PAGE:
By the end of the century, evangelical colleges and universities—just like almost all institutions of higher education—had organized bureaucracies to solicit donations from alumni. My guess is that they have continued to emphasize both the distinctive elements of their evangelical promise as well as the mundane institutional needs they face.

I’ll go out on a limb this morning: I bet those of you who attended evangelical colleges get the same kinds of alumni appeals I get from my secular alma maters. But I also bet that your letters sometimes talk about particular evangelical values. They probably sometimes talk about boring financial needs such as a new library, and they probably sometimes emphasize the dire need for Christian values and leadership in these dark times. But they ALWAYS ask for money.

History, not Faith

Why do so many white evangelicals support President Trump? Not just in a passive, least-worst, anyone-but-Hillary sort of way, but actively and even enthusiastically? Why have some white evangelical leaders become what historian John Fea calls “court evangelicals?” After all, President Trump is no one’s idea of a Christian. One recent argument ties evangelical Trumpism to faith, but not surprisingly, I think it has a lot more to do with historical imagination. For people who fantasize about a lost American “Shining City upon a Hill,” Trump’s “take-back-America” rhetoric punches important buttons.

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It’s the hat, stupid.

Over at Religion Dispatches, Eric C. Miller interviews Kurt Andersen about Andersen’s new book Fantasyland: How America Went Haywire. I haven’t read the book yet, but I’ve got it ordered. It sounds fantastic and I’m looking forward to reading the whole thing.

I can’t help but spout off a little, though, about some of Andersen’s arguments in this interview. Andersen describes his explanation of the odd relationship between the starchy moralists of America’s evangelical subculture and the wildly careening leadership of President Trump. Andersen makes connections between charismatic belief and Trumpism, but I think there’s a much more obvious and important explanation. Trump appeals powerfully not to anyone’s ideas about God and worship, but rather to white evangelicals’ implicit vision of American history.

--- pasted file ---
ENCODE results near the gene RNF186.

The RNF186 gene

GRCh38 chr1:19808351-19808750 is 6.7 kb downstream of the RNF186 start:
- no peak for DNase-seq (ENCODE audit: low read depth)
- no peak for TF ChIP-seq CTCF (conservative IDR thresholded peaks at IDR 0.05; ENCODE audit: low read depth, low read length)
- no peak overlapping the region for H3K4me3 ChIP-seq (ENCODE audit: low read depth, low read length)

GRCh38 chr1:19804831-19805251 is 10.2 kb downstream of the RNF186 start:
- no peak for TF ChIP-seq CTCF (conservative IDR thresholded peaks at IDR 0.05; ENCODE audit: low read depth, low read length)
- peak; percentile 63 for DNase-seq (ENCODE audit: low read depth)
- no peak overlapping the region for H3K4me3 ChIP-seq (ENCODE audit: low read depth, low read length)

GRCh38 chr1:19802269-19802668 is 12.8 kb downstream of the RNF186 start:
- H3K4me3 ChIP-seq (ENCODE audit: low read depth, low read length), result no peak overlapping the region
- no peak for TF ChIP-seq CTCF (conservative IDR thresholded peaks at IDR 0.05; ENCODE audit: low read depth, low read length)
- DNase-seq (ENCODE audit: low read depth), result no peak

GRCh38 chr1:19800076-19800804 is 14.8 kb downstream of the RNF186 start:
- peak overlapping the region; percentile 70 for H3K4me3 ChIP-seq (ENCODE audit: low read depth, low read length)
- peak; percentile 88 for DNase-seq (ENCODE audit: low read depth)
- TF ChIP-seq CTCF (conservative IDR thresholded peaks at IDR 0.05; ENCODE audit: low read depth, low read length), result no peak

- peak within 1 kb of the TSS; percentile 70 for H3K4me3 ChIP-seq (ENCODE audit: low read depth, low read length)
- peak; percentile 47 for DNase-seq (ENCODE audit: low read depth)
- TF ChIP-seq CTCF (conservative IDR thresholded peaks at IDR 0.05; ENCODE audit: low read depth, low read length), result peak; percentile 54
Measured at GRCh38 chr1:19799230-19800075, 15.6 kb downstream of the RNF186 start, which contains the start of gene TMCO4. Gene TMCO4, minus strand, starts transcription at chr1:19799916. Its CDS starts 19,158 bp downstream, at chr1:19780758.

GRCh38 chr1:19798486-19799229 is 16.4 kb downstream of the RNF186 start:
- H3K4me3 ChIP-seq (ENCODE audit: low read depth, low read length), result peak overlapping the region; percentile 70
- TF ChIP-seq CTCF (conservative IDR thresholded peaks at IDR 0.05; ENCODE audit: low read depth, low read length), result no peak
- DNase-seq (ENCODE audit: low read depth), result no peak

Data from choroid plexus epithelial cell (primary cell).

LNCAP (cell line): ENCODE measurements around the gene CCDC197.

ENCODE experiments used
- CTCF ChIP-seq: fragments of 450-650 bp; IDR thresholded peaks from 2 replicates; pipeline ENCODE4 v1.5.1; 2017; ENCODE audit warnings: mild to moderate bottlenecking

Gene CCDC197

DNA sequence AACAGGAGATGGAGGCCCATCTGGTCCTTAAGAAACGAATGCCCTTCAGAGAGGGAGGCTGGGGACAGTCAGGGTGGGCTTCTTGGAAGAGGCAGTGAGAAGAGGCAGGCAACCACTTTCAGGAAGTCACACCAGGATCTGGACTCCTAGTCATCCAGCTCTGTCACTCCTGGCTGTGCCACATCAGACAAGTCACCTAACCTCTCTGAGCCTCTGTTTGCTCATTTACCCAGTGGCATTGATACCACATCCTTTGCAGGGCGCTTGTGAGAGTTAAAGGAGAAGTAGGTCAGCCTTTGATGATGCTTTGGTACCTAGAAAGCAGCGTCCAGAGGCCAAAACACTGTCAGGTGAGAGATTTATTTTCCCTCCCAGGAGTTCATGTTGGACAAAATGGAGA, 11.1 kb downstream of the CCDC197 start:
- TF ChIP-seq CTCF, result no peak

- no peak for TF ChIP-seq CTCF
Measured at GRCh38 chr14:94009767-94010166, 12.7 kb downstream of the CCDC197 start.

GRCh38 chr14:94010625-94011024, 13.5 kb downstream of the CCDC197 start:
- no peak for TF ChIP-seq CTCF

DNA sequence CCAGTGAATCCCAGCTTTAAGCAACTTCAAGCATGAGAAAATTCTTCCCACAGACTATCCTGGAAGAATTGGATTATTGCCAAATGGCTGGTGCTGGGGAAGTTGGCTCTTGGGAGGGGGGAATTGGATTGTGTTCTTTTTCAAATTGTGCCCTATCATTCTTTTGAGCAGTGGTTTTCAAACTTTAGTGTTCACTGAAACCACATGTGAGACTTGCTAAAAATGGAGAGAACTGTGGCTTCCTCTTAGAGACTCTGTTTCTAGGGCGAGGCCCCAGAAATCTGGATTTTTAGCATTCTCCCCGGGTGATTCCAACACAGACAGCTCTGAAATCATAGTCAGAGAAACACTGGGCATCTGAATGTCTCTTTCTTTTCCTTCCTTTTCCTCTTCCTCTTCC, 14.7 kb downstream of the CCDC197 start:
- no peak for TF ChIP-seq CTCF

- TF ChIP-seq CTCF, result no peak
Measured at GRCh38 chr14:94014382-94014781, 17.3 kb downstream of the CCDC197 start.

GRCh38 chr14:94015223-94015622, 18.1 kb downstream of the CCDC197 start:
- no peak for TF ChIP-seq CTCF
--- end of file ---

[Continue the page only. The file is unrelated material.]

On a side note, I couldn’t help but shudder at one of Andersen’s other statements. Like a lot of pundits, he makes some major goofs about the nature of creationism these days. As Andersen puts it,

Just in the last 15 years, it has become Republican orthodoxy to disbelieve in evolution and to challenge evolution instruction in the public schools. This is a uniquely American phenomenon, and it is a product of a religious tradition that, starting about a half a century ago, decided to make that stand in favor of creationism.

I added the emphasis to point out the problem. Andersen’s not alone on this point, but he is deeply wrong. Radical creationism’s political oomph is not at all uniquely American. To cite just one example, Turkey’s government has made even more aggressive moves in favor of creationism. This is not a minor error, but a major misreading of the nature of modern creationism. As I’m arguing in my current book, following in the footsteps of the great historian of creationism Ron Numbers, radical young-earth creationism is not “uniquely American,” but rather a popular and politically potent response to the dilemma of post-modern life, worldwide and across many religions.fantasyland

That’s a big intellectual problem, but it is not my major beef with Andersen’s argument this morning. No, the real question today is about the relationship between America’s politically active white evangelical Protestant community and the shoot-from-the-hip political style of President Trump. How could it happen?

For Andersen, the connection can be tied in part to one wing of evangelical belief. For charismatic Christians, Andersen explains, belief in the unbelievable is part and parcel of their culture of dissent. Here’s how Andersen made his point, with emphasis added:

[Miller]: Then I have to ask you about Donald Trump. He is now America’s Conspiracy-Theorist-in-Chief, a position that he attained with support from 81 percent of white evangelicals. Does this research help account for that?

[Andersen]: It’s bizarre. It’s interesting, because he is not, in any meaningful sense, a Christian. So why is it that our most fervently Christian fellow citizens support him so strongly? Well, as you say, our most fervently Christian white citizens. I think there is something there—it suggests that there are other reasons, cultural and economic reasons, together with the religious motivations that are driving that support.